Parenting skills, not breastfeeding, explain why some children perform better in school, according to a new study.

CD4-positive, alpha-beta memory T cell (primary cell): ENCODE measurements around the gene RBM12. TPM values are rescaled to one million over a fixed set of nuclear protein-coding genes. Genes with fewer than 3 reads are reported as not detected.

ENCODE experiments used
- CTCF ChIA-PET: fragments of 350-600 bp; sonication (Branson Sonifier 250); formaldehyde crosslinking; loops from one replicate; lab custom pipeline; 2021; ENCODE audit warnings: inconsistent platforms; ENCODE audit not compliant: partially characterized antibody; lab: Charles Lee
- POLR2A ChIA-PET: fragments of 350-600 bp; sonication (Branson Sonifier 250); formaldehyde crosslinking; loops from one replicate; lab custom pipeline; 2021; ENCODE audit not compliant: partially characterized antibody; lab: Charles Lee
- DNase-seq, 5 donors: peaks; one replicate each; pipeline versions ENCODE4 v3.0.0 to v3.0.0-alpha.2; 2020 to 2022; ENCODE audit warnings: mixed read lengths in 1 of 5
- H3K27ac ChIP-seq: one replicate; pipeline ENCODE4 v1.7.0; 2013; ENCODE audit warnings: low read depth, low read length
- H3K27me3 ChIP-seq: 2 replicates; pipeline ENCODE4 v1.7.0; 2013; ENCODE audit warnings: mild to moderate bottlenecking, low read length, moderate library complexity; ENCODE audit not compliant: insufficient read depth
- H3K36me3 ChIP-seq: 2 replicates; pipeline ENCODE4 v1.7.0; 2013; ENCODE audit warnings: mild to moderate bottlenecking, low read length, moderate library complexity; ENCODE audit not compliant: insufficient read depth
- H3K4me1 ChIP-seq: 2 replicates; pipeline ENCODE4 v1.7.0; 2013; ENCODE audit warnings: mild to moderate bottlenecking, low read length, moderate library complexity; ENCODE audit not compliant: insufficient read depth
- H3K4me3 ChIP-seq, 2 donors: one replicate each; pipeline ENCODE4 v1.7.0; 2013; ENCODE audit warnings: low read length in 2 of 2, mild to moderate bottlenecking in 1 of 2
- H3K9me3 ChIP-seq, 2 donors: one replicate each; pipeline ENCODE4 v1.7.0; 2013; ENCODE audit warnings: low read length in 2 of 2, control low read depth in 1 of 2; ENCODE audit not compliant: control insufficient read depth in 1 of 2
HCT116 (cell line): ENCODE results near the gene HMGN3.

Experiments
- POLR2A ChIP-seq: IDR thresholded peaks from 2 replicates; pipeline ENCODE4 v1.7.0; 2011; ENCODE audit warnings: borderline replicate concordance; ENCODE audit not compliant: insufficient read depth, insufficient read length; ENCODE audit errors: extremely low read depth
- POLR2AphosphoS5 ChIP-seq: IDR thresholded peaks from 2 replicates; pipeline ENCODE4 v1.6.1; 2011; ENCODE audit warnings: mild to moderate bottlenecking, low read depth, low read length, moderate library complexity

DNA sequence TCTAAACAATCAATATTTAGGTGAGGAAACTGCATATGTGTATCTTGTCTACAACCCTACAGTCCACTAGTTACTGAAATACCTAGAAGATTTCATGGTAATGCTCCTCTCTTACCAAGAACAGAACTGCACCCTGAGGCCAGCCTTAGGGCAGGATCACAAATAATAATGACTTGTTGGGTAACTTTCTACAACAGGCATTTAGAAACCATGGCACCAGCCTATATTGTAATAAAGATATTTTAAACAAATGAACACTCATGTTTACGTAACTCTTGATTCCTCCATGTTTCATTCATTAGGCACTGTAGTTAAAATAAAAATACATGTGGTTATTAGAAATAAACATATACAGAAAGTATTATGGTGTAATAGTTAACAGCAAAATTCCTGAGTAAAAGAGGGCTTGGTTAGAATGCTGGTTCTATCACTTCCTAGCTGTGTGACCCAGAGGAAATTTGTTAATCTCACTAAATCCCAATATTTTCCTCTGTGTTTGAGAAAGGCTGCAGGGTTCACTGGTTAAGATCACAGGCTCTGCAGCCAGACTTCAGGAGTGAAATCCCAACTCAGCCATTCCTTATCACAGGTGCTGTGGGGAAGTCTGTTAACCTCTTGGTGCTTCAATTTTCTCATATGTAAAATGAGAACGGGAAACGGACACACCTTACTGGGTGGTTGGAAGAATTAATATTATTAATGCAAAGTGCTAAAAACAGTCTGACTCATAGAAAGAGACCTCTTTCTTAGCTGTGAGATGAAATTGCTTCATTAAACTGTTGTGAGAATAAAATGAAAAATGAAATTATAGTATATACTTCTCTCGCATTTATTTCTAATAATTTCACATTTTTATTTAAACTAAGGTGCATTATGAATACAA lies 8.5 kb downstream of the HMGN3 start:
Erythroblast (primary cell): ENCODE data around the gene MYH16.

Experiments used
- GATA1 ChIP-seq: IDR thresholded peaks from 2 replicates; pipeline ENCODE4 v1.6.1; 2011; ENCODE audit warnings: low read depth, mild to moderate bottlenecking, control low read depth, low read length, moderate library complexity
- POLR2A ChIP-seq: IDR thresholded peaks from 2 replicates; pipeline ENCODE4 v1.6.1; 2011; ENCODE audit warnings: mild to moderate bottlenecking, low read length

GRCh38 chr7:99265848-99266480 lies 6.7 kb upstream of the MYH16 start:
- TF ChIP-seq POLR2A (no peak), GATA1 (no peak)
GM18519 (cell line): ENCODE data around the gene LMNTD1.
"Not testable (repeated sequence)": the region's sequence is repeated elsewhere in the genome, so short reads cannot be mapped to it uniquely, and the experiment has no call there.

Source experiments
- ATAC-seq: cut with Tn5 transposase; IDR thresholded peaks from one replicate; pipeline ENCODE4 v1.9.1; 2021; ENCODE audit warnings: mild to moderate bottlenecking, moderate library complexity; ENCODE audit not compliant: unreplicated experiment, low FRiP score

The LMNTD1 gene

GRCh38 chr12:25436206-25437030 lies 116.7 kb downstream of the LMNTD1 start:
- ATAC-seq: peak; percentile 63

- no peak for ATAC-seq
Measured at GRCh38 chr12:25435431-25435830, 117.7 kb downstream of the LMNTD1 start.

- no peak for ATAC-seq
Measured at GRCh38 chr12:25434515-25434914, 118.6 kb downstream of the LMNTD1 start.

Parenting skills, not breastfeeding, explain why some children are more prepared for school than others, according to a new study from Brigham Young University. Previous studies have shown a link between breastfeeding and a child's performance at school, but have been unable to explain the connection. Researchers from BYU determined it is not breastfeeding that helps a child's brain develop, but parenting behaviors like reading together at a young age and paying attention to a child's learning process. "Women who exclusively breastfeed are the same kind of women who participate in high-quality parenting behaviors," said researcher Ben Gibbs. The researchers used a national data set designed to give a portrait of school readiness that assessed children when they were 9-months-old, 2-years-old and 4-years-old to conduct the study. It included video of the interactions between mother and child and information about different health factors that might play a role in a child's development. When they took parenting behaviors into account, Gibbs said they couldn't find any link between breastfeeding and cognitive development, specifically as it pertains to early math and reading. The good news is that mothers who are unable to breastfeed have the same opportunity to help prepare their children to have an advantage at school, Gibbs said. He suggested parents help their children by reading a book together every day and adapting to their child's learning process. He said the children who performed well in the study had mothers who adjusted their parenting behaviors based on their child's struggles. "Aside from just a critique about the breastfeeding link to child development, we offer the possibility to actually know what the most important behaviors are," he said. For mothers considering whether or not to breastfeed, Gibbs still advocates exclusive breastfeeding for six months or more. In a previous study, the same researchers found an important link between breastfeeding and preventing childhood obesity. "There are definite benefits to breastfeeding outside of our focus on early math and early reading skills," he said. The study will appear in the March issue of The Journal of Pediatrics.%3Cimg%20src%3D%22http%3A//beacon.deseretconnect.com/beacon.gif%3Fcid%3D149318%26pid%3D46%22%20/%3E